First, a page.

September 2011


This a fascinating graph showing the relationship between educational attainment and support for Obama in the last presidential election. That said, I’m skeptical that "white-collar" America is the key to overcoming the President’s disfavor of "blue-collar" American as the NY Times article suggests. Maybe this is true in NC and VA, but I think demographics (e.g., Latino and Hispanic voters) may prove more important in the West and South (e.g., CO, FL, NV). In any event, you can see that in terms of baseline electoral votes, the Democrats have a position of strength compared to the Republicans. Given the economy and the enthusiasm gap among Dems, this has the makings to be a 2000/2004 style close election.

China Environmental Governance Blog reports, "A recent report on global CO2 trends done by the Netherlands Environmental Assessment Agency for the European Commission, found that as of 2010, China’s per capita CO2 emissions are larger than France’s and Spain’s and could overtake the US by 2017 if growth doesn’t slow." But the question for me is how much of these emissions totals are from manufacturing goods destined for export to the West.

http://www.nytimes.com/2011/09/25/opinion/sunday/is-junk-food-really-cheaper.html?_r=1

http://www.vermontlaw.edu/x13194.xml

http://chinaenvironmentalgovernance.com/2011/09/27/can-the-world-handle-chinas-consumers/

Last week we hosted the Second Annual Colloquium for Environmental Scholarship at Vermont Law School, a gathering of 44 scholars from around the world who presented their works-in-progress to their colleagues (and that number does not include the Vermont Law School environmental faculty that served as moderators and paper discussants). The event went well and highlights included the Energy Panel as Hope Babcock (Georgetown) and the Vermont energy faculty (Michael Dworkin and Don Kreis) debated the merits of the closure of the Vermont Yankee nuclear power facility, the jam-packed panel featuring presenters and audience members from China, Hong Kong, Sweden, Australia, and the U.S., and the awesome food provided by Kismet and Vermont Law School’s very own Chef Jeff. One comment from a participant was "There was a special spirit about this event and goodwill that is rare in those other settings that everyone felt." Another senior scholar emailed me to say, "Please keep doing this one — two years in and you’re already on my ‘don’t miss’ list." This would not have been possible without the great work of everyone who coordinated and attended the event–Thank you all! For an account of the event, see this post from Dave Owen at Environmental Law Prof Blog.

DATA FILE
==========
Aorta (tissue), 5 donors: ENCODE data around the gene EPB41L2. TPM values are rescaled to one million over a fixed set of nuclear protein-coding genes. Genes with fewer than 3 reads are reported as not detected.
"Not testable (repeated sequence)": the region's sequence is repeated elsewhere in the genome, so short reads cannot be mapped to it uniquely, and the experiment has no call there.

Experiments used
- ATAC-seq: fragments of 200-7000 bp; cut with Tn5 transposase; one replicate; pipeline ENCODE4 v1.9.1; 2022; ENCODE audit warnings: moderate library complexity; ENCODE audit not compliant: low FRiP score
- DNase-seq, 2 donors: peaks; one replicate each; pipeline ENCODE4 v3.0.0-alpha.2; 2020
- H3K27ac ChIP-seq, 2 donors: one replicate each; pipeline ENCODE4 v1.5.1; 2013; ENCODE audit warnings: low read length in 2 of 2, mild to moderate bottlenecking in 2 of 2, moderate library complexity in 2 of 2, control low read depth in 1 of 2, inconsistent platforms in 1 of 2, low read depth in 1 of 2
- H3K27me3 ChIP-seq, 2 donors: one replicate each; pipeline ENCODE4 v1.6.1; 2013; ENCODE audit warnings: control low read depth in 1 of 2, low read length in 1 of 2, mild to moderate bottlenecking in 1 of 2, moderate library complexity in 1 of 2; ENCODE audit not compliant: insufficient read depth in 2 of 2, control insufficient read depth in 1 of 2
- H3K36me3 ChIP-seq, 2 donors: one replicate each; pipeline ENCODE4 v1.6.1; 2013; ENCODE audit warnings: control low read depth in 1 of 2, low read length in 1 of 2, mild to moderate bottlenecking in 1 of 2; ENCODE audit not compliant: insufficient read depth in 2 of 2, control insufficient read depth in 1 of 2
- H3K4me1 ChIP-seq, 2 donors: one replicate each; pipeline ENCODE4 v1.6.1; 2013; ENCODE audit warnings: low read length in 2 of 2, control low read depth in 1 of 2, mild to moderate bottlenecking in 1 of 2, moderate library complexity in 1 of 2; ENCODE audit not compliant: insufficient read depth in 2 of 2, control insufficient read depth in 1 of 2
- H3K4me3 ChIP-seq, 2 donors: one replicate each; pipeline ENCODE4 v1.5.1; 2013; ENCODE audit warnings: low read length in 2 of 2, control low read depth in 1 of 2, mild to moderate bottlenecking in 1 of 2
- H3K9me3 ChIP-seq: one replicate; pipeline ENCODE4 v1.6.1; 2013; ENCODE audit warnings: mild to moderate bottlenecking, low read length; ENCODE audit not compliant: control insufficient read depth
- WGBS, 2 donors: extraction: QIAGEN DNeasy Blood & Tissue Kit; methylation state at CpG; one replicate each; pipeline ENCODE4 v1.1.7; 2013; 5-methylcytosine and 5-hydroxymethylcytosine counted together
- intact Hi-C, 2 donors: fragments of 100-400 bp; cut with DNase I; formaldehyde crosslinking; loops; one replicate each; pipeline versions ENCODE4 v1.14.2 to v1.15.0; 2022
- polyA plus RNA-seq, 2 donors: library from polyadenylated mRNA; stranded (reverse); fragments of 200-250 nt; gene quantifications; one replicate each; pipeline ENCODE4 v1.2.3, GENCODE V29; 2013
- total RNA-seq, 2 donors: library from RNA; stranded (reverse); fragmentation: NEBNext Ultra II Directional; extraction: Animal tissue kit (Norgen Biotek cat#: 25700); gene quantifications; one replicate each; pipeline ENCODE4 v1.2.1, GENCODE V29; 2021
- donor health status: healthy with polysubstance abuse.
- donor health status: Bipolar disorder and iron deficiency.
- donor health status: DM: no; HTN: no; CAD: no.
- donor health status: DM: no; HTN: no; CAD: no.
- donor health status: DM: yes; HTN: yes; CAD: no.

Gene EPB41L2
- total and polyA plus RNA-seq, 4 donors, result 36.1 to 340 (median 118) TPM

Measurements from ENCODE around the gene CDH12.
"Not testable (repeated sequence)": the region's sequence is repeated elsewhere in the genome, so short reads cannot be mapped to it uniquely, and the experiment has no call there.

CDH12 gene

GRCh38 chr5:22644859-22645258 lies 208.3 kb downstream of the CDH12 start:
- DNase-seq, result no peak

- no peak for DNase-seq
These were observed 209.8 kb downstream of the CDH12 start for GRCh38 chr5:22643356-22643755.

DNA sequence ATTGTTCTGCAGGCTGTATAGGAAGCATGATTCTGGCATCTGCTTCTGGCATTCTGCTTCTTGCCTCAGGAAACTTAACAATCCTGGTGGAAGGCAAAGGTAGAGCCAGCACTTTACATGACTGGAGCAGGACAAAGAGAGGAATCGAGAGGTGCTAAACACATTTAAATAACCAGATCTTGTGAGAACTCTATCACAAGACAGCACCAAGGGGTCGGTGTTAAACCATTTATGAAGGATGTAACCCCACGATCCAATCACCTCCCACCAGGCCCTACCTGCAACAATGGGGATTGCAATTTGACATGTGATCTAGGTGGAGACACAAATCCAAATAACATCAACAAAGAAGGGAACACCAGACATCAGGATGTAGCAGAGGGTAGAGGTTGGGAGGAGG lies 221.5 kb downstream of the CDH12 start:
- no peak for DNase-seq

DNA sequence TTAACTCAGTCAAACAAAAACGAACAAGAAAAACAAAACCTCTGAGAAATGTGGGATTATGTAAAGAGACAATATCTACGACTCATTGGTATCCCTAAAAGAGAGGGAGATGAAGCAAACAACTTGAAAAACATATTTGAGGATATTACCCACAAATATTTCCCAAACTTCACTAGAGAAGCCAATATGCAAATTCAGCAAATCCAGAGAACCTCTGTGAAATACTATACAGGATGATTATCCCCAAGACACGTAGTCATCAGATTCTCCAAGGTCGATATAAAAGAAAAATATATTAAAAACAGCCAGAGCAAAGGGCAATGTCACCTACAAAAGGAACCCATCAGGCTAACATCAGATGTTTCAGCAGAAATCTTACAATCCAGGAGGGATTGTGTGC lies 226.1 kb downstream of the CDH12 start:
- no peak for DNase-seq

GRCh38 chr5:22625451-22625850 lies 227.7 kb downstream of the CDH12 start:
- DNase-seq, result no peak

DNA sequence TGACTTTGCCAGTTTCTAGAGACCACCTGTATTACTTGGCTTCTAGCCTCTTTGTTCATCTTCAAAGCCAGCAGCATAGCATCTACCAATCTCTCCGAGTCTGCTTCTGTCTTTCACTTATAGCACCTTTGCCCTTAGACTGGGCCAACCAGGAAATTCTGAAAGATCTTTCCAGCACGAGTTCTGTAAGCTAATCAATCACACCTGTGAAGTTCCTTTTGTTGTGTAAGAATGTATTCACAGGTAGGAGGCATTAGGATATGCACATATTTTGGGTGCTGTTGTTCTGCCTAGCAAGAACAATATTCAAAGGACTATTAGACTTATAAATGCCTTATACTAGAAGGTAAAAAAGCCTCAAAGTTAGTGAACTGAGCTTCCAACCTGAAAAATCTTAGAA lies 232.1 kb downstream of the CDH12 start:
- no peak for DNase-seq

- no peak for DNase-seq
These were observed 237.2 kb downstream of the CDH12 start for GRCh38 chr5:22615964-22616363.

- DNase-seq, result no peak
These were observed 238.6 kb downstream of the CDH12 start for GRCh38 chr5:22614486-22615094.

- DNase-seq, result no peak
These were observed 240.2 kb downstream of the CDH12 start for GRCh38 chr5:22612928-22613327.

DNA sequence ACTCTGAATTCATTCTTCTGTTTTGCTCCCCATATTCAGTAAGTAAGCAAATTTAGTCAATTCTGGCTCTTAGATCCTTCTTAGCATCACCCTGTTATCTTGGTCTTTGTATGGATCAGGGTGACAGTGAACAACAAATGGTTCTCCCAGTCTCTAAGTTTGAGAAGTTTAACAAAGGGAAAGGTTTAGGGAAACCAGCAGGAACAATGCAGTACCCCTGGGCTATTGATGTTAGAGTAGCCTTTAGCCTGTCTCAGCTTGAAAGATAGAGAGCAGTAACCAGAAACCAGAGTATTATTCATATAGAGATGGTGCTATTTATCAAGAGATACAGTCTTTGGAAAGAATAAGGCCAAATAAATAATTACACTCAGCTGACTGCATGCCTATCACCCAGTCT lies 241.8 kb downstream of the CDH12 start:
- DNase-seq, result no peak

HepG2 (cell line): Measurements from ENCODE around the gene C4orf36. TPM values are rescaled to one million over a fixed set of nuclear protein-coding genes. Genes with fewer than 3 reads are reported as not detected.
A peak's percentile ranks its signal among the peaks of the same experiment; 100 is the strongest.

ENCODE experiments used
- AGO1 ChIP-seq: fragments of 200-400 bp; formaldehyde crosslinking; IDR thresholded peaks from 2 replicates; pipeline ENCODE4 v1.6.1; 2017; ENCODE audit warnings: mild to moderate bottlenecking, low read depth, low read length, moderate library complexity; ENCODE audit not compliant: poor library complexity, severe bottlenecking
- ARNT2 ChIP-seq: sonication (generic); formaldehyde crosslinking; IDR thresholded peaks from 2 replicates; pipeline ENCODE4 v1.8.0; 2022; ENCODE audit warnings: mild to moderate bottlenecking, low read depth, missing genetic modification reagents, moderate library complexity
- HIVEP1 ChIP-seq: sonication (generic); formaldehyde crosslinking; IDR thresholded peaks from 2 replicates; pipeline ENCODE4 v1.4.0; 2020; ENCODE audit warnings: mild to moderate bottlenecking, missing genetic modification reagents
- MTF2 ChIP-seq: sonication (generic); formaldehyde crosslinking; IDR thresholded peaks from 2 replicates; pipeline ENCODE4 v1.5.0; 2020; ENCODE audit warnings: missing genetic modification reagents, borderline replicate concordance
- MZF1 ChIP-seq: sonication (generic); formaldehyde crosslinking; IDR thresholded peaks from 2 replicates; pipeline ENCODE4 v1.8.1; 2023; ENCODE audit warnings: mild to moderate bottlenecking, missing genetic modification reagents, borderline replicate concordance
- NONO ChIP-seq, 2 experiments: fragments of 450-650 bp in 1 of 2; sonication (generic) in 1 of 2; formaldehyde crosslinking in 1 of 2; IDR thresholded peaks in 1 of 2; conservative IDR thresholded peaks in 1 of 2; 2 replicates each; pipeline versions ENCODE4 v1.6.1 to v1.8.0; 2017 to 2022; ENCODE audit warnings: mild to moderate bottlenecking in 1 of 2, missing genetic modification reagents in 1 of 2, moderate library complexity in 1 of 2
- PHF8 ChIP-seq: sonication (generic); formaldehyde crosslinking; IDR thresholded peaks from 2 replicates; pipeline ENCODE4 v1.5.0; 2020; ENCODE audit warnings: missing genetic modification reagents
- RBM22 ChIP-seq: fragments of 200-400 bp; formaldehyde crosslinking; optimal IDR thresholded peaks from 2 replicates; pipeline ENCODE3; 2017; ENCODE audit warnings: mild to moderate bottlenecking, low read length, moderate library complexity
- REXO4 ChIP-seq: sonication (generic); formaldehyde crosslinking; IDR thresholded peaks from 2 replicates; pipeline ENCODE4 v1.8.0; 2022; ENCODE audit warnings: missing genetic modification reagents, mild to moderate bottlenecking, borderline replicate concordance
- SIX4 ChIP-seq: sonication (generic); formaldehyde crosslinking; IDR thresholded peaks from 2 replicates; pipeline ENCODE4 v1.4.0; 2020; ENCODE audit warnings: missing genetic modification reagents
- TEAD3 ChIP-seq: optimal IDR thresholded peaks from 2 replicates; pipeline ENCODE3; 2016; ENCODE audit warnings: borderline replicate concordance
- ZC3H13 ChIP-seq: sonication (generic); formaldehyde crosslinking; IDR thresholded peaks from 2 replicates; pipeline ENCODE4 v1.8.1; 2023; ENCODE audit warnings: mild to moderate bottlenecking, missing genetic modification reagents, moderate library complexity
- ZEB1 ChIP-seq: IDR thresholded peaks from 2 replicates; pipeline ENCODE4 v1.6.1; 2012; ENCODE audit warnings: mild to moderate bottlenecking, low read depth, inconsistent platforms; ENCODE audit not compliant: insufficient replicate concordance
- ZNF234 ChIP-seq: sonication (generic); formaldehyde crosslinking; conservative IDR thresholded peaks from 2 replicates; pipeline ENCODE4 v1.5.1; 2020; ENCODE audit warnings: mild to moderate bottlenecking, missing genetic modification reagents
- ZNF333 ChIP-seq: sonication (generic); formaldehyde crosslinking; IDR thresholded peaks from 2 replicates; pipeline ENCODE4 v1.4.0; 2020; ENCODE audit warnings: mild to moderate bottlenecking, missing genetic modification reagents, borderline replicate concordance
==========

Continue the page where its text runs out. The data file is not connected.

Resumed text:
AT&T wants to build 60-foot tall cell tower in Veterans Park on Milwaukee’s lakefront. See
http://www.jsonline.com/news/milwaukee/130209263.html. For you Wisconsin public interest lawyers out there, get our your notes on the Public Trust Doctrine (PTD). As far as I know, the old Pieces of Eight restaurant was the only private fixture of the lakefront, and even they had to let you eat your bag lunch on their patio (which they hated), due to the PTD. (For non-lawyers the PTD, see
http://dnr.wi.gov/org/water/wm/dsfm/shore/doctrine.htm.) My first question is whether Veterans Park is filled in lakebed. See Illinois Central RR v. IL. If so, how is a private cell tower in the public interest a la a museum or park? If I was back in Milwaukee, I would be all over this; but given the changes in Wisconsin state government, I’m not sure the WDNR would block this.

http://www.nytimes.com/2011/09/19/nyregion/fordham-ends-law-schools-farm-share-program.html

NYT: Cold-Water Detergents Get a Co
http://mobile.nytimes.com/article;jsessionid=74CD97C5D34DC971FFD377954813AD1A.w6?a=842269&f=19

“The Associated Press reported Friday that a Shanghai environmental agency has ordered two factories – one of which is run by
Milwaukee-based Johnson Controls – to halt production pending an investigation into the source of lead poisoning among children in a nearby village.” See http://www.jsonline.com/business/129958418.html

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